A GROUP of ten prisoners have had more than 40 years added to their existing sentences after taking part in disorder at HMP Hewell.
The trouble began around 5.15pm on July 22, 2017, when a number of inmates refused to return to their cells, complaining about their living conditions and a recently introduced smoking ban.
They started being verbally aggressive and then a pool table and table tennis table were tipped over.
Prisoners threw pool balls and chairs at staff causing them to leave due to levels of violence being shown towards them.
While staff were away, cell doors and fire alarms were damaged, glass windows were smashed and door handles were broken off by prisoners.
Several prisoners removed water pipes from washing machines, which caused the wing to flood, and 18 CCTV cameras were damaged.
A number of staff were also injured during the disorder.
Tens of thousands of pounds worth of damage was caused and the area of the prison where the incident took place had to be closed down resulting in inmates being moved to other jails across the country with only a small group remaining at the Tardebigge prison.
Eleven prisoners had previously pleaded guilty to participating in a prison mutiny and ten of the group were sentenced on Friday.
Calvin Gill, 23, Christopher Edwards, 32, and Shay Taylor, 23, all received five years extensions while Kieran Ballard, 29, was handed an extra four years and four months.
Sam Brown, 33 was sentenced to three years, two months more and Liam Fields, 30, Thomas Rogers, 25, Rumia Delgado, 31, and Keiko Marshall, 23, were all handed three years, four months extensions.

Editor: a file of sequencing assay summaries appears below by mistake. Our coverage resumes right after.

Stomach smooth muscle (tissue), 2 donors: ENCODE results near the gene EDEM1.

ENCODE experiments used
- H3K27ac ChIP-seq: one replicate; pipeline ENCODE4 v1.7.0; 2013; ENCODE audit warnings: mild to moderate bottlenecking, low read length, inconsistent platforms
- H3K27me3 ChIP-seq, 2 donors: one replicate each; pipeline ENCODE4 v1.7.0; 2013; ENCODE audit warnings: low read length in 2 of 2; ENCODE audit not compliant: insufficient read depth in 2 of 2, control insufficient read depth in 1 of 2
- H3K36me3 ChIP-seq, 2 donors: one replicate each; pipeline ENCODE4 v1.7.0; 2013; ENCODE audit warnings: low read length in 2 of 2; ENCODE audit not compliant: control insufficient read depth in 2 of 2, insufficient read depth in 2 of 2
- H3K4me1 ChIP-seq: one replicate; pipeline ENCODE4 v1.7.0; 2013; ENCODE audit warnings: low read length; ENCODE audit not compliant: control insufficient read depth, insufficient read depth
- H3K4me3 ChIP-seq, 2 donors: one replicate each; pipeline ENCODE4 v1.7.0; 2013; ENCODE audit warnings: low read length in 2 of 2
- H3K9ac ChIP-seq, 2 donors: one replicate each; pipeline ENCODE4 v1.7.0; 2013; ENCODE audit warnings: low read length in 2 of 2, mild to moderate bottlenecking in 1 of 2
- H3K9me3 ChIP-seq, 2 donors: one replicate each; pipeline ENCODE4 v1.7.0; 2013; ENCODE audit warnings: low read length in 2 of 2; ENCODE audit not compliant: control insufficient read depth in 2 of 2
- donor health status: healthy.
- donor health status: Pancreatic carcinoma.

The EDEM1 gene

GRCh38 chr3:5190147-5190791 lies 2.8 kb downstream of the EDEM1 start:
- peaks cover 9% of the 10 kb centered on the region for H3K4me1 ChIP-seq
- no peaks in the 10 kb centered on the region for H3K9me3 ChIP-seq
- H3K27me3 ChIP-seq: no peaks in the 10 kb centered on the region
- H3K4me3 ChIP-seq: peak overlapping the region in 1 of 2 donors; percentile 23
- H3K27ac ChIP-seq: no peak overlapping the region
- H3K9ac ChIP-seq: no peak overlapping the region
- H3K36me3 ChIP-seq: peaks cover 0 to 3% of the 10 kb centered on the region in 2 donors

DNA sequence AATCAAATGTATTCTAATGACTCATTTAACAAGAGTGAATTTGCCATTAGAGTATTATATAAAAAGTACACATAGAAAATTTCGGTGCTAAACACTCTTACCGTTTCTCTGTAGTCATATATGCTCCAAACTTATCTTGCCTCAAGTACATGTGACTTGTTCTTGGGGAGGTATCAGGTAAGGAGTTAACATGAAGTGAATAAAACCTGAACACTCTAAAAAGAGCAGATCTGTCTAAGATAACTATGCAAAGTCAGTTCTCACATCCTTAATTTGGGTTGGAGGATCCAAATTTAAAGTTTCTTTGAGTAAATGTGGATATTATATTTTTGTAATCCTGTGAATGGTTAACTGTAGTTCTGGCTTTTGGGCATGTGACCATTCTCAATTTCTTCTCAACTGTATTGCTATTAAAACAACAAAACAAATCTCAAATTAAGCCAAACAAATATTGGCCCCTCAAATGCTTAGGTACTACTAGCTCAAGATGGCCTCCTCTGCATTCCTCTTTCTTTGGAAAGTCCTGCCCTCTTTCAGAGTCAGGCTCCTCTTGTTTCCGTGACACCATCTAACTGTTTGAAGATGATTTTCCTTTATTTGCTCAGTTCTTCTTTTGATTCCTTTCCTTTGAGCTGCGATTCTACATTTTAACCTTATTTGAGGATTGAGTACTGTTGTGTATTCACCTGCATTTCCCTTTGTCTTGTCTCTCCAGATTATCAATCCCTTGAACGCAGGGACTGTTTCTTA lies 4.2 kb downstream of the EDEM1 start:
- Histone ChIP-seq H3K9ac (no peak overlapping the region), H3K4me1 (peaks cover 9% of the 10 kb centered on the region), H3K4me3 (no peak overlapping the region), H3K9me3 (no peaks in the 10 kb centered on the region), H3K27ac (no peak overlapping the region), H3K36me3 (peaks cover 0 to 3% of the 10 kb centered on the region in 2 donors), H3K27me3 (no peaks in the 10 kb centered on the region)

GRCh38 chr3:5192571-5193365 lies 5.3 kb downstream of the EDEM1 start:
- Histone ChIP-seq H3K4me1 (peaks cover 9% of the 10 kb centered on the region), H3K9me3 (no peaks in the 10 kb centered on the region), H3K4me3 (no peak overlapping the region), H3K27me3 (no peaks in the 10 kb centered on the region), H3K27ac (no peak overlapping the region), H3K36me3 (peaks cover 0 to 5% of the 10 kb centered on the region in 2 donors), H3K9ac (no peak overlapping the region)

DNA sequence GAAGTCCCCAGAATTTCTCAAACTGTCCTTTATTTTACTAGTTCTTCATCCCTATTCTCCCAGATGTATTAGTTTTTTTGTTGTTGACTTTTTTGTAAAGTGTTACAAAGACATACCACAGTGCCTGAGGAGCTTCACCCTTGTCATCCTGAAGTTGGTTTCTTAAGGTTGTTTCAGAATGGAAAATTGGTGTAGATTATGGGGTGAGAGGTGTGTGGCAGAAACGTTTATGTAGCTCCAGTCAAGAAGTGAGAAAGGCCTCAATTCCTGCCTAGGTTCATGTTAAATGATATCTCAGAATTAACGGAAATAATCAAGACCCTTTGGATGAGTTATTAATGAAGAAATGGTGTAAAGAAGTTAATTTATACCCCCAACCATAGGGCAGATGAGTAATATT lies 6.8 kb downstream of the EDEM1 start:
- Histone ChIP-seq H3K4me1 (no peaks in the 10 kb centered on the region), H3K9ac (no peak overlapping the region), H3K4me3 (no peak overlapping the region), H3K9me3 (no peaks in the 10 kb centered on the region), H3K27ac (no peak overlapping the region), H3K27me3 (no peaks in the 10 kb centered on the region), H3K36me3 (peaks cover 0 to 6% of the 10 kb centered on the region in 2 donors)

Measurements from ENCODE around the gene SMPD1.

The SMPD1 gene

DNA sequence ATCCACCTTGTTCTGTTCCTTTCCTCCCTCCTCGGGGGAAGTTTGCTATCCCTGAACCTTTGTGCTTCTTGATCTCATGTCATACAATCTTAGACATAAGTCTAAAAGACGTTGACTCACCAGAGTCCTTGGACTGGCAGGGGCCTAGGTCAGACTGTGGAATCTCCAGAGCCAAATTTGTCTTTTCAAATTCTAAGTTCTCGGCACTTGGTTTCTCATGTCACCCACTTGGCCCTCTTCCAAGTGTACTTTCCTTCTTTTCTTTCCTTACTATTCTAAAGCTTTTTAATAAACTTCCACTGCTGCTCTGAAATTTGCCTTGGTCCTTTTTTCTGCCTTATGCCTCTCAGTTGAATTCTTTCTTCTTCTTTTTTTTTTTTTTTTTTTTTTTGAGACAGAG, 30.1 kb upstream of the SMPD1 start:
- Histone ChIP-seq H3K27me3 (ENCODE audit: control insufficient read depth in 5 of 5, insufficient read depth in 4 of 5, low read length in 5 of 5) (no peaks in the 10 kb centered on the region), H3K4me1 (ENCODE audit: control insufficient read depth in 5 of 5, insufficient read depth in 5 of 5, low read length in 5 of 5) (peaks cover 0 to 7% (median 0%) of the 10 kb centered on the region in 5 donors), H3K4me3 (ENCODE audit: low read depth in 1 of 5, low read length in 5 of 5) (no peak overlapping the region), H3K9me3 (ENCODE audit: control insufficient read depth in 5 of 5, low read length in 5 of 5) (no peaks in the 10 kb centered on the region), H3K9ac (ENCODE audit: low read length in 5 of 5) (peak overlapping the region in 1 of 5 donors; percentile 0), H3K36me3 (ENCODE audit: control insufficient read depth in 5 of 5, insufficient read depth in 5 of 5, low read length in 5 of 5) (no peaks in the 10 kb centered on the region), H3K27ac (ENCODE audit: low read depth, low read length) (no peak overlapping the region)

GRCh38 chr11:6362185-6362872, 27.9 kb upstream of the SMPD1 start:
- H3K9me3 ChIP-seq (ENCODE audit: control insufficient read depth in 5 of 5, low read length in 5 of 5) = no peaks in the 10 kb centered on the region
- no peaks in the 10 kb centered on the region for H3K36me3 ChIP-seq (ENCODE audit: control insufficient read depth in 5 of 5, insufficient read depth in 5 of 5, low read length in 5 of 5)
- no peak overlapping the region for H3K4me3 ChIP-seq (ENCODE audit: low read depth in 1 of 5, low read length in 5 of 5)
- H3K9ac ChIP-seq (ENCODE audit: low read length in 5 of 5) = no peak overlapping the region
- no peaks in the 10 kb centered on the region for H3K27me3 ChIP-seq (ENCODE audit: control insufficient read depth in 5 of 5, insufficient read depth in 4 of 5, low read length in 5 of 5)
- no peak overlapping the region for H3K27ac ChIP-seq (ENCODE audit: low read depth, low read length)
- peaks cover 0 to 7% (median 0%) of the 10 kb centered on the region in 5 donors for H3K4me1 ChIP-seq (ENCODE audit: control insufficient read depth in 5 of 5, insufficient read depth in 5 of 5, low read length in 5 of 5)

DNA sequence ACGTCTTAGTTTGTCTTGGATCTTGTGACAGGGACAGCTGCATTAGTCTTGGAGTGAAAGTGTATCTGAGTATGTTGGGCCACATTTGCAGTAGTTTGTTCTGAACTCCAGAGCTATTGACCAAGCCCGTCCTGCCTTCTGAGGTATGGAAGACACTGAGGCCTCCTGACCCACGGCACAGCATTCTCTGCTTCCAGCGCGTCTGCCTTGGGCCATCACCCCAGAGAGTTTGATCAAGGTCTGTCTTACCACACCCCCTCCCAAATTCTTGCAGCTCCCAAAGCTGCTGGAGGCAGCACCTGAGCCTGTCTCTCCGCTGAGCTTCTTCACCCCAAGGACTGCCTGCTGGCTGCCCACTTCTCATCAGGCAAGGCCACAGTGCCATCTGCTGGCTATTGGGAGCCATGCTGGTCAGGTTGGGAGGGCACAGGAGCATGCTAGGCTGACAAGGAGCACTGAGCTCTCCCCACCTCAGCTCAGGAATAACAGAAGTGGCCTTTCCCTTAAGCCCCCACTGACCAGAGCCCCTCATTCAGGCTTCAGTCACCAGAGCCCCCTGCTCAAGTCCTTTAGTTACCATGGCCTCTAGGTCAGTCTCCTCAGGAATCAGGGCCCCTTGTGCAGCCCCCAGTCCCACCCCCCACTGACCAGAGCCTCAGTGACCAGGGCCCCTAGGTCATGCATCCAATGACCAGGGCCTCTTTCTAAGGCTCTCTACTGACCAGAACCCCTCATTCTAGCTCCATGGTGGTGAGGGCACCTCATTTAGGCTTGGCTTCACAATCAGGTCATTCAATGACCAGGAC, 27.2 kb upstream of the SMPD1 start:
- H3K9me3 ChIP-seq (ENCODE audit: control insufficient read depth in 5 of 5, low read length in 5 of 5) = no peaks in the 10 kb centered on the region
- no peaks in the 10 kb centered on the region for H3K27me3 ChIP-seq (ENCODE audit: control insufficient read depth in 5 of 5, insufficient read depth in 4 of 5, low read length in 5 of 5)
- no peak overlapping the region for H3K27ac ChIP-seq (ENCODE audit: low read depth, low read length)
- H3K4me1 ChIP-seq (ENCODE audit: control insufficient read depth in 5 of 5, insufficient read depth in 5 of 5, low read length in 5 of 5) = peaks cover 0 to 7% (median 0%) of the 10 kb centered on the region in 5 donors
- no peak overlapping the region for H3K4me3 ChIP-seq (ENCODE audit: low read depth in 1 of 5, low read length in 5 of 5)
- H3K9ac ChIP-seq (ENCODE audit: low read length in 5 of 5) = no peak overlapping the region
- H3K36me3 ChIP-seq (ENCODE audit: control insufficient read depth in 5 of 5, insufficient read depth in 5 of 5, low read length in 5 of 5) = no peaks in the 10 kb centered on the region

Zac Dillon, 25, was given an extra five years, four months and Grant Samed, 32, will be sentenced on 12 February.
Two defendants – Matthew Armstrong and Timothy Murphy – initially denied being involved in the disorder but following a nine-day trial at Birmingham Crown Court earlier this month, they were found guilty of participating in a prison mutiny.
Armstrong, 28, will be sentenced on February 5, while Murphy, 24, will be sentenced on February 7.
All the prisoners’ sentences will run consecutively to their current jail terms.
Det Con Phil Shadwell led the investigation into the disorder.
He said: “Violence inside a prison will not be tolerated and assaults on members of the emergency services or those working in the public sector will never be acceptable.
“I would like to thank everyone involved in this investigation. It has been a long and complex one, but their hard work has ensured a group of prisoners will be justly punished for their actions.
“I hope these sentences send a clear message that we will do everything we can to thoroughly investigate incidents such as these and in doing so, ensure offenders are brought to justice.
“I also hope those thinking of taking part in such a disorder in the future will think twice before doing so and can expect lengthy sentences should they decide to participate.”
Prisons Minister Rory Stewart said: “The behaviour of these prisoners was completely unacceptable and has rightly been met with the full force of the law.
“I want to ensure prisons are places of stability where offenders can turn their lives around, and I thank our hardworking staff and colleagues at West Mercia Police who have helped to bring these men to justice.”